Signaling an error means beginning error processing. Error processing normally aborts all or part of the running program and returns to a point that is set up to handle the error (see Processing of Errors). Here we describe how to signal an error.
Most errors are signaled automatically within Lisp primitives
which you call for other purposes, such as if you try to take the
CAR of an integer or move forward a character at the end of the
buffer. You can also signal errors explicitly with the functions
Quitting, which happens when the user types C-g, is not considered an error, but it is handled almost like an error. See Quitting.
Every error specifies an error message, one way or another. The message should state what is wrong (“File does not exist”), not how things ought to be (“File must exist”). The convention in Emacs Lisp is that error messages should start with a capital letter, but should not end with any sort of punctuation.
This function signals an error with an error message constructed by
format-message (see Formatting Strings) to
format-string and args.
These examples show typical uses of
(error "That is an error -- try something else") error→ That is an error -- try something else
(error "Invalid name `%s'" "A%%B") error→ Invalid name ‘A%%B’
error works by calling
signal with two arguments: the
error, and a list containing the string returned by
text-quoting-style variable controls what quotes are
generated; See Keys in Documentation. A call using a format like
"Missing `%s'" with grave accents and apostrophes typically
generates a message like "Missing ‘foo’" with matching curved
quotes. In contrast, a call using a format like "Missing '%s'"
with only apostrophes typically generates a message like "Missing
’foo’" with only closing curved quotes, an unusual style in English.
Warning: If you want to use your own string as an error message
verbatim, don’t just write
(error string). If string
string contains ‘%’, ‘`’, or ‘'’ it may be
reformatted, with undesirable results. Instead, use
This function signals an error named by error-symbol. The argument data is a list of additional Lisp objects relevant to the circumstances of the error.
The argument error-symbol must be an error symbol—a symbol
define-error. This is how Emacs Lisp classifies different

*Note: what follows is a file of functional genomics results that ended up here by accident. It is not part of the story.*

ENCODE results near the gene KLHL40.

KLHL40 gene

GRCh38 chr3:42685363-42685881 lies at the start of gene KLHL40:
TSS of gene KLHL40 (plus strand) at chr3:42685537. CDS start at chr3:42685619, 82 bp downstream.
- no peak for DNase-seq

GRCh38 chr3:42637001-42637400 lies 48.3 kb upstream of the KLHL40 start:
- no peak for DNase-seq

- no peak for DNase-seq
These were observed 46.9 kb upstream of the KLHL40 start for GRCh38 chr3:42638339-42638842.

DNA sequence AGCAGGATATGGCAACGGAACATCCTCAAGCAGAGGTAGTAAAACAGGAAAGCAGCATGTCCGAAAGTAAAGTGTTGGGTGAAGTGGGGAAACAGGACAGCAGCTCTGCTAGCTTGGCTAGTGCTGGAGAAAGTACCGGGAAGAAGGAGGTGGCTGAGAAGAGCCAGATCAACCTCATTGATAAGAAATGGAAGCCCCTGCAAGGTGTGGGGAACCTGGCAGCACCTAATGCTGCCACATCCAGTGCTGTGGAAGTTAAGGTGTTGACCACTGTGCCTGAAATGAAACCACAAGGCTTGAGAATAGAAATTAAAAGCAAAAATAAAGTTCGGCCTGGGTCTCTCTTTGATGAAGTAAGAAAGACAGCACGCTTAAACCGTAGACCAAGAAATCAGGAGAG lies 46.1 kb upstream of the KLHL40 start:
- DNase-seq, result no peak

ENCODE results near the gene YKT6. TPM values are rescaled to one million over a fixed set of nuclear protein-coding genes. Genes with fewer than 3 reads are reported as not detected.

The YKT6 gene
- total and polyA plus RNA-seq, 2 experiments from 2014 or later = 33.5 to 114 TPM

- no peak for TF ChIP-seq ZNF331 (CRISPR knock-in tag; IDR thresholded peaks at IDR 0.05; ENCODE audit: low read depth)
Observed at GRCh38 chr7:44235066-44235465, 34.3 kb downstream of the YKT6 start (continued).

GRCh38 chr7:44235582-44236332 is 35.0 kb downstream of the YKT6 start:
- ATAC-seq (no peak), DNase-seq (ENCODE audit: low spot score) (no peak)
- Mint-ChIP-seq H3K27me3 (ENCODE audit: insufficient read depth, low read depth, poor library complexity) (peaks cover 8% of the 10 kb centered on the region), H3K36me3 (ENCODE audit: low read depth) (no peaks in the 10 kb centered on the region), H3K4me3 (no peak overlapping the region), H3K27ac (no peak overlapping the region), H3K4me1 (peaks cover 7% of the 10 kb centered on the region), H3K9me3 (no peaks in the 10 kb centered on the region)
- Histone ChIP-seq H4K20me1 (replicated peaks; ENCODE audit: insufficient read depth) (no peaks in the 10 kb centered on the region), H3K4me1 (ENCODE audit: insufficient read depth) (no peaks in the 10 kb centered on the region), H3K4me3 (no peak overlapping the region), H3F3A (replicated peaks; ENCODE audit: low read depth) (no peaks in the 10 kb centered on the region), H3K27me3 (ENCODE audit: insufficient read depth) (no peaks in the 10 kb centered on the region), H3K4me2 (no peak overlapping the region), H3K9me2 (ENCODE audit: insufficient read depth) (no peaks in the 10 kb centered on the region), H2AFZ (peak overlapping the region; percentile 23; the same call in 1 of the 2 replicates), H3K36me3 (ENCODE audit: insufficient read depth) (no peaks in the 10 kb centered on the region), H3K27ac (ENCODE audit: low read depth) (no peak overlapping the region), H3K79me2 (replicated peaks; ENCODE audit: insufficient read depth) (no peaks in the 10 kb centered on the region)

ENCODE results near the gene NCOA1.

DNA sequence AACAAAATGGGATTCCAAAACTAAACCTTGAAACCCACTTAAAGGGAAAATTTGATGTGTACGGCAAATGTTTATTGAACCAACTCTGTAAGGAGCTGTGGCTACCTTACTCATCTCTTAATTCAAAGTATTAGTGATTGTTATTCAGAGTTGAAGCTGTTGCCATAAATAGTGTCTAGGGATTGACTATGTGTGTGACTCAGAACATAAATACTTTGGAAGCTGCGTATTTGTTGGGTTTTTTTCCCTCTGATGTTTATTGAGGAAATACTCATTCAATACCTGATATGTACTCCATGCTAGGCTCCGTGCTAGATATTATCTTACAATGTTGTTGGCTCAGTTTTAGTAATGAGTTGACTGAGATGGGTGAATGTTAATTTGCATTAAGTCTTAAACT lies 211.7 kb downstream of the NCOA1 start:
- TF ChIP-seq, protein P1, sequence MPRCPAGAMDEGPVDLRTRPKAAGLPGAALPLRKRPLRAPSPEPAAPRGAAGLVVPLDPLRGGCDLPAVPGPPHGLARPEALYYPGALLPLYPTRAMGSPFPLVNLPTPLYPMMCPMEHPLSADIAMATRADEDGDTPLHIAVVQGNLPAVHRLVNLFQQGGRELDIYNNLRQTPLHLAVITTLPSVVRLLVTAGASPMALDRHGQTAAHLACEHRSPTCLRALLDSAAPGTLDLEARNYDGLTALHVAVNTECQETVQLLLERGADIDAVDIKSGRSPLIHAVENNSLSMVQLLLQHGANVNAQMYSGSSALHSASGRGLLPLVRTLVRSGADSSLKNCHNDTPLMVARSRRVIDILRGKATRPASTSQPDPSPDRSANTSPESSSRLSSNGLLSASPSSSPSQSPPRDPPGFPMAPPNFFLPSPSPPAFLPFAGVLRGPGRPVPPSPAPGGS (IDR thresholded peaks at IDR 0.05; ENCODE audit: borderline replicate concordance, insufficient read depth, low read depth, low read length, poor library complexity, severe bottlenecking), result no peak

sorts of errors. See Error Symbols, for a description of error symbols,
error conditions and condition names.
If the error is not handled, the two arguments are used in printing
the error message. Normally, this error message is provided by the
error-message property of error-symbol. If data is
nil, this is followed by a colon and a comma separated list
of the unevaluated elements of data. For
error message is the CAR of data (that must be a string).
file-error are handled specially.
The number and significance of the objects in data depends on
error-symbol. For example, with a
there should be two objects in the list: a predicate that describes the type
that was expected, and the object that failed to fit that type.
Both error-symbol and data are available to any error
handlers that handle the error:
condition-case binds a local
variable to a list of the form
data) (see Handling Errors).
signal never returns.
(signal 'wrong-number-of-arguments '(x y)) error→ Wrong number of arguments: x, y
(signal 'no-such-error '("My unknown error condition")) error→ peculiar error: "My unknown error condition"
This function behaves exactly like
error, except that it uses
the error symbol
user-error rather than
error. As the
name suggests, this is intended to report errors on the part of the
user, rather than errors in the code itself. For example,
if you try to use the command
Info-history-back (l) to
move back beyond the start of your Info browsing history, Emacs
user-error. Such errors do not cause entry to the
debugger, even when
debug-on-error is non-
See Error Debugging.
Common Lisp note: Emacs Lisp has nothing like the Common Lisp concept of continuable errors.